Parents have high expectations for their fresh-out-of-college kids. What good is a college degree if it can’t even fetch a regular job? After all, higher education costs a fortune.

The price of a private degree is crushingly high. The government foots the bill for students who pursue higher education in state-run colleges and universities. Most educational institutions are financed by grants from provincial governments post-devolution.

This article uses the Labour Force Survey 2017-18 to look at the labour market situation for degree holders.

There are a total of 8.78 million people in Pakistan who are 20 or above and hold at least bachelor’s degrees, according to the survey. These people can be divided into two main categories: first, holders of bachelor’s, master’s and MPhil/PhD degrees in engineering, medicine and computer; and second, holders of bachelor’s, master’s and MPhil/PhD degrees in social sciences (literature, history, sociology, psychology, etc).

Around 5.97m of the 8.78m people are economically active while 0.97m are unemployed. This means the educated unemployment rate is 16.2pc, which is much higher than the national unemployment rate of 5.8pc.

Most of these 0.97m people are holders of bachelor’s degrees in social sciences (0.57m), followed by the holders of master’s degrees (0.29m) and MPhil/PhD degrees (15,860).

A significant gender gap also exists: only 1.59m (27pc) women are economically active as opposed to 4.38m (73pc) men. About 41pc of women with bachelor’s degrees or higher are unemployed as opposed to only 7.3pc of men.

The survey also tells us that a majority (56pc) of these unemployed individuals would prefer to work within their vicinity. About 82pc of such individuals were women. About 14pc of these educated unemployed individuals indicated that they would be available for work within their home district while close to 11pc said they would work anywhere in their province of residence. Close to 8pc of them showed willingness to work anywhere within Pakistan.

Around half of these people would prefer to do part-time work. About 38pc of them would prefer to work full time for the government and only 1pc were interested in being self-employed. Only a small proportion of these people previously had a job. When asked about the reason(s) for dismissal or resignation, they replied in mostly generic terms, such as the contract getting expired, low pay, personal reasons or not liking their work etc.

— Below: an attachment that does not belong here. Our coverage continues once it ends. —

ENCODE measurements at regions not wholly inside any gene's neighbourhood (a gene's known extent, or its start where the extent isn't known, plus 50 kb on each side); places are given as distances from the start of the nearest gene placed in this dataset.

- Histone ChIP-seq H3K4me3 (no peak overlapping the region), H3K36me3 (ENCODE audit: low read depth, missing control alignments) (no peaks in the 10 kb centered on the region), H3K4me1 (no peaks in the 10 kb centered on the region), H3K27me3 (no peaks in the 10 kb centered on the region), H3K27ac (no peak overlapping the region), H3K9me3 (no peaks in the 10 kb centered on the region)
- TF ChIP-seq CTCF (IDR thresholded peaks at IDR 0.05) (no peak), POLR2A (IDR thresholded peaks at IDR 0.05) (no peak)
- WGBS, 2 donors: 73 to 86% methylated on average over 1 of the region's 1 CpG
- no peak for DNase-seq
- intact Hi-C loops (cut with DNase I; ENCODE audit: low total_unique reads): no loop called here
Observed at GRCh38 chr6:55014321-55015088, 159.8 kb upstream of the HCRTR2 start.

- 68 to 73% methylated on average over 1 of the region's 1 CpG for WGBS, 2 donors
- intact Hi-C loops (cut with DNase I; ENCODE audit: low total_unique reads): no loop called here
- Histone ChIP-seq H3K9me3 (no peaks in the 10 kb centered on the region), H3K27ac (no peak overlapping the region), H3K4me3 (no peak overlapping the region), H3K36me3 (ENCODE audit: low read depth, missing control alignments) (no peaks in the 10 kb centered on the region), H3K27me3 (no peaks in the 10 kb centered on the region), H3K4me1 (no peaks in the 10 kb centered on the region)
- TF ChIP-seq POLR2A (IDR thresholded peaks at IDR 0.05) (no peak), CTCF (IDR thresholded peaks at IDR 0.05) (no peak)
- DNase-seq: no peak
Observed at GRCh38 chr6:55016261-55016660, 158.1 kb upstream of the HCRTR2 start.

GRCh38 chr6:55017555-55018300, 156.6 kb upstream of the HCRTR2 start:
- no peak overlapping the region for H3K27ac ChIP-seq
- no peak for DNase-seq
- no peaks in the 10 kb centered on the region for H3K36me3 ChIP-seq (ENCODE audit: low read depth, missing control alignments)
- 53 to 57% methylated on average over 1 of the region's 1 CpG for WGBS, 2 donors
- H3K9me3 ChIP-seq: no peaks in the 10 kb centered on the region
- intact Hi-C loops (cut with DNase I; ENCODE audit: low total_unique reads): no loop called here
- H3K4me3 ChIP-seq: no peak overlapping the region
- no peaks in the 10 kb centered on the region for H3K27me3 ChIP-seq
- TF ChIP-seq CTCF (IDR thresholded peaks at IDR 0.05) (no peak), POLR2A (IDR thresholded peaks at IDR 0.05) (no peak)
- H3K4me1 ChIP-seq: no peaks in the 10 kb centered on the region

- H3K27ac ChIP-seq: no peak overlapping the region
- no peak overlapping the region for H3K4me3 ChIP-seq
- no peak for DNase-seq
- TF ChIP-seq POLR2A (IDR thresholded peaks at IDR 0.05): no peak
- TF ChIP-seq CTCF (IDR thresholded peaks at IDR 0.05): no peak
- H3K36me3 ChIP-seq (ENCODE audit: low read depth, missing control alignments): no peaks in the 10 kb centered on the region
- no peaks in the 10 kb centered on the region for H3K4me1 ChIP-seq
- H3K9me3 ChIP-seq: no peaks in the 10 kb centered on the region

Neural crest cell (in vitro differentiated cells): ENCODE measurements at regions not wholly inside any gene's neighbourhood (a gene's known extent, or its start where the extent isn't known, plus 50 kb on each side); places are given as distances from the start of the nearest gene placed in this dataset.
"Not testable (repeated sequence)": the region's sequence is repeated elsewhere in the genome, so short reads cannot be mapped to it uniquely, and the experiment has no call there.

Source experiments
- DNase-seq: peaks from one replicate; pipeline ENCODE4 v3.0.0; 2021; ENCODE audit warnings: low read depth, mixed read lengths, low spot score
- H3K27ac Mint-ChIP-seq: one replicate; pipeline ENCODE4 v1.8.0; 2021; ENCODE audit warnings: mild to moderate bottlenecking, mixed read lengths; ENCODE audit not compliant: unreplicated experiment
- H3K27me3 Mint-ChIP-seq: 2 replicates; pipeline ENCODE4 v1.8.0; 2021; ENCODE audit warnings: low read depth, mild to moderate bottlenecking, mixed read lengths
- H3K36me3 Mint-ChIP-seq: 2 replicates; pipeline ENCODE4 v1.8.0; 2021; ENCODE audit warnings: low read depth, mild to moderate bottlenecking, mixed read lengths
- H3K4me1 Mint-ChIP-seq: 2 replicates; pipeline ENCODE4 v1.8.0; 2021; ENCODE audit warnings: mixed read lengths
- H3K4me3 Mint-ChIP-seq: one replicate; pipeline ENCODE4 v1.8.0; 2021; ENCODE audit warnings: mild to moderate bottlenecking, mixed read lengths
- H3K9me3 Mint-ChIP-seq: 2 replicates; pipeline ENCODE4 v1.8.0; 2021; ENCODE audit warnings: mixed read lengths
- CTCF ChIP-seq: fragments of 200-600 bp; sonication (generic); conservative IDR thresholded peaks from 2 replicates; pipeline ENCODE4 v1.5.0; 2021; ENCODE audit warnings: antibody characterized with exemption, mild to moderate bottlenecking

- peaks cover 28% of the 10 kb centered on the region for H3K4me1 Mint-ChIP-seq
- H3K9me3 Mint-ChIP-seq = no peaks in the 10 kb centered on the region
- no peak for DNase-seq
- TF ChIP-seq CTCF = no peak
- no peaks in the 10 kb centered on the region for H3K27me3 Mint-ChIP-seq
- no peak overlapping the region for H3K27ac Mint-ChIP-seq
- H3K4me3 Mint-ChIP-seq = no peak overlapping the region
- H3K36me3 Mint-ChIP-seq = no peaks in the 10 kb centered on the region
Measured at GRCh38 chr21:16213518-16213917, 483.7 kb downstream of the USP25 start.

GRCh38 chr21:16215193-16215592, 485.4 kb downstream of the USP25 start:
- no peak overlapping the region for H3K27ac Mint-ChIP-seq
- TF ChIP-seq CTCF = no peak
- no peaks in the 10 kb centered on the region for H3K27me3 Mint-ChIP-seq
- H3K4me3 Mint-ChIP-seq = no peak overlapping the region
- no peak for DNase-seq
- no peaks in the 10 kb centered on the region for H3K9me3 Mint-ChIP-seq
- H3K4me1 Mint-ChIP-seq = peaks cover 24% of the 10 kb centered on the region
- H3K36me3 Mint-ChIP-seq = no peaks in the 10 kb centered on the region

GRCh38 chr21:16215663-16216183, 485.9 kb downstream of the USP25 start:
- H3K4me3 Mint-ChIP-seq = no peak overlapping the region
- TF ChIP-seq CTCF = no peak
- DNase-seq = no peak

The educated unemployment rate is about three times (16.2pc) higher than the national unemployment rate (5.8pc)

Another interesting finding was that 0.72m of the educated unemployed people were in the age bracket of 20-29 years while the remaining 0.25m individuals were above 30. Hence, it can be safely assumed that the unemployment issue is a recent one as the supply of younger graduates has been on the rise of late.

These findings indicate how serious the educated unemployment issue is. It needs the attention of policymakers. These problems could be because of fewer work opportunities, employees not being able to fulfil employers’ demands or a serious case of gender discrimination.

The issue can possibly be on the demand side. With investment and business confidence declining in the country over the last few years, new opportunities for recent graduates are limited. Yet the supply of graduates significantly exceeds their demand. The issue is also on the supply side as a rising number of graduates are from humanities or social sciences while their demand in the job market is low.

Policymakers should try to address these problems by making universities divert their resources towards vocational or technical education, which is more in demand. Employers should also incentivise employees to work in different locations to better utilise their skills.

Published in Dawn, The Business and Finance Weekly, July 1st, 2019

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